The groundbreaking of a Veolia North America thermal waste treatment facility in Gum Springs, Arkansas, could provide the flexibility to deal with PFAS-laden waste and signals the company's interest in cradle-to-grave management of waste streams.
The regulatory environment surrounding per- and polyflouroalkyl substances (PFAS) treatment and destruction are still developing. In the past month, the U.S. EPA has shared its proposal to designate certain PFAS as hazardous waste through the Comprehensive Environmental Response, Compensation and Liability Act (CERCLA). The agency also provided its PFAS drinking water regulation proposal to the Office of Management and Budget, a crucial step in introducing regulations.
Bob Cappadona, President and CEO of Veolia North America's Environmental Solutions and Services Group, said the facility — which has a planned 2024 completion date — could be part of the company's solution for handing PFAS-laden wastes, but stopped short of confirming the facility would be used for such purposes.
"The regulation of PFAS related materials continues to evolve, and Veolia continues to monitor and support these regulatory developments," Cappadona said via email. "At the same time, we also continue to research innovative methods for managing these materials in various media. This includes treatment of aqueous streams and solids or remediation wastes. The Gum Springs treatment complex will provide a closed loop thermal treatment option that may be part of the plan for addressing PFAS in the environment... At this point, we have not designated the new facility for any specific waste streams, but we will add this treatment capability to our portfolio and continue to track the research, regulations and waste stream generation."
According to a press release from Veolia, the Gum Springs thermal waste treatment facility will be "the most advanced, environmentally efficient of its kind in the United States, demonstrating Veolia’s commitment to economic growth and environmental innovation in Arkansas." Two plants currently in operation in Gum Springs will be replaced by this facility on a site that Veolia acquired in 2020.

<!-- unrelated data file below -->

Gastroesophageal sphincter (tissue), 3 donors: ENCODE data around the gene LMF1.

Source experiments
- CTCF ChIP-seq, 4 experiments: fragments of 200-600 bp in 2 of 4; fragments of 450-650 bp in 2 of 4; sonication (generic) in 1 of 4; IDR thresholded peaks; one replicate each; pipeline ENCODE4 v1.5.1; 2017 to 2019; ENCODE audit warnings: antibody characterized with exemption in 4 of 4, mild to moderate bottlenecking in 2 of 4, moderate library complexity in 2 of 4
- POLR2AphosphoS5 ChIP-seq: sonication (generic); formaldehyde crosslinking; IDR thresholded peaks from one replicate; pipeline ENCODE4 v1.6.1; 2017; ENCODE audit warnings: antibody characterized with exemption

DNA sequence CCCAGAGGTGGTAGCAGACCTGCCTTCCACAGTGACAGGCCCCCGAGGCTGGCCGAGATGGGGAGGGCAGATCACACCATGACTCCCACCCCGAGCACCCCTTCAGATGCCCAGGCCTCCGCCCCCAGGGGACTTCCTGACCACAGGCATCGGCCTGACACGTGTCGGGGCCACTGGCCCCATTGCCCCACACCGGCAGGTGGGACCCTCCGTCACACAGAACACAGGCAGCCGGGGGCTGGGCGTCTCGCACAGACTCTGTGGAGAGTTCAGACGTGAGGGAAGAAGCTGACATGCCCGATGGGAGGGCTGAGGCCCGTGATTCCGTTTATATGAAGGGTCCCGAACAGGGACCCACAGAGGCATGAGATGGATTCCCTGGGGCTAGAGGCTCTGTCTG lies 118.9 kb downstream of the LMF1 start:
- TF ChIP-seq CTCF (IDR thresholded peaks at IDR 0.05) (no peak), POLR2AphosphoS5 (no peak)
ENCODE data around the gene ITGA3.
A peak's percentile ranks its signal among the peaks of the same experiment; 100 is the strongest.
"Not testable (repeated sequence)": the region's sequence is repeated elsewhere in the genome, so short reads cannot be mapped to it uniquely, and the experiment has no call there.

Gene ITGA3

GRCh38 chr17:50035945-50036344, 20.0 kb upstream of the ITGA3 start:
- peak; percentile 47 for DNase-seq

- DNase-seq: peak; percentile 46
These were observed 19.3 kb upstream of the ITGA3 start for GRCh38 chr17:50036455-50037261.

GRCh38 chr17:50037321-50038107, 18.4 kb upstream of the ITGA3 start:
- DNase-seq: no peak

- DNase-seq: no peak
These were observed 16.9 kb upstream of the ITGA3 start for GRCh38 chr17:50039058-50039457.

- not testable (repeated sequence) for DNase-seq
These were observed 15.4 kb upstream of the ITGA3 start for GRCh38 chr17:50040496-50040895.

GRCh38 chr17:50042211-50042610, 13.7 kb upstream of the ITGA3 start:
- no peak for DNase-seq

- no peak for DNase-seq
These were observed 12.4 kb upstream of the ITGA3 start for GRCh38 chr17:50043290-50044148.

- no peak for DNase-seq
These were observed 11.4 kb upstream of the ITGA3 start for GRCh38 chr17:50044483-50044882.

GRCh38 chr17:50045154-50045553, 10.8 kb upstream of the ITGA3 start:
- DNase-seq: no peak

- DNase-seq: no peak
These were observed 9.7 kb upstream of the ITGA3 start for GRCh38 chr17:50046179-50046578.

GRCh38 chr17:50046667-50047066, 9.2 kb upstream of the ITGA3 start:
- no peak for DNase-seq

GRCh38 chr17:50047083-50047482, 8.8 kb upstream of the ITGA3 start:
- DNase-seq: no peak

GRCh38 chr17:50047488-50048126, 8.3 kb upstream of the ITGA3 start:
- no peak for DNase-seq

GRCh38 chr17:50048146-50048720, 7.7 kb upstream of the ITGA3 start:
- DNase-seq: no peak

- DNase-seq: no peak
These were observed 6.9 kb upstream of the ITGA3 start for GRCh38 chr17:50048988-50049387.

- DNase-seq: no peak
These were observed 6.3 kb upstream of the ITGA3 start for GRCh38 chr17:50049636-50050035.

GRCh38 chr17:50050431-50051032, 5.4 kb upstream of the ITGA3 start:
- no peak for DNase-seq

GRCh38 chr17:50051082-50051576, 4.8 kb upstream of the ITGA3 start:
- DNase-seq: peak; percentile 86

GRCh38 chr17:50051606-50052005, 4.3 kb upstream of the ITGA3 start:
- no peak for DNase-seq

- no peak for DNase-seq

"The incinerator will be a state of the art thermal treatment facility, and all of the residuals from the incinerator will be managed at the adjacent Gum Springs landfill," Cappadona said. "In addition, the landfill is a zero discharge facility in that the leachate from the landfill will be thermally treated via the incinerator as well."
According to the press release, this facility is the first of its kind to be permitted in the U.S. in seven years. It will add more than 100 full-time jobs in addition to opening up opportunities for trade contractors.
Fred Van Heems, Veolia North American President and CEO, shared pride in developing jobs and investing in the area with the construction of the facility.
“Through major expansions like the facility in Gum Springs, Veolia remains focused on supporting our regional footprint through results-driven innovation and investment in infrastructure upgrades that create meaningful, permanent jobs for the local community,” Van Heems said in the press release. “As members of the Gum Springs-Arkadelphia community, this ribbon cutting affirms our commitment to sharing both our resources and expertise with our communities while working together to build environmentally sound and innovative projects.”
Arkansas Gov. Asa Hutchinson was on site for the groundbreaking ceremony and lauded the facility for bettering the environment and bringing jobs to the community.
“I am happy to celebrate the construction of this impressive new facility, which will bring enormous economic and environmental benefits to the people of this community and our state,” Hutchinson said. “We are making it known that Arkansas is a place where companies like Veolia can bring innovation and growth, and invest in the future.”
The facility will replace two existing therman treatment plants on the approximately 1,400-acre site, which is also home to a landfill. According to the Veolia NA press release, it will use the most advanced technology available for capturing emissions, preserving air quality and for capturing thermal heat for the generation of electricity at the plant.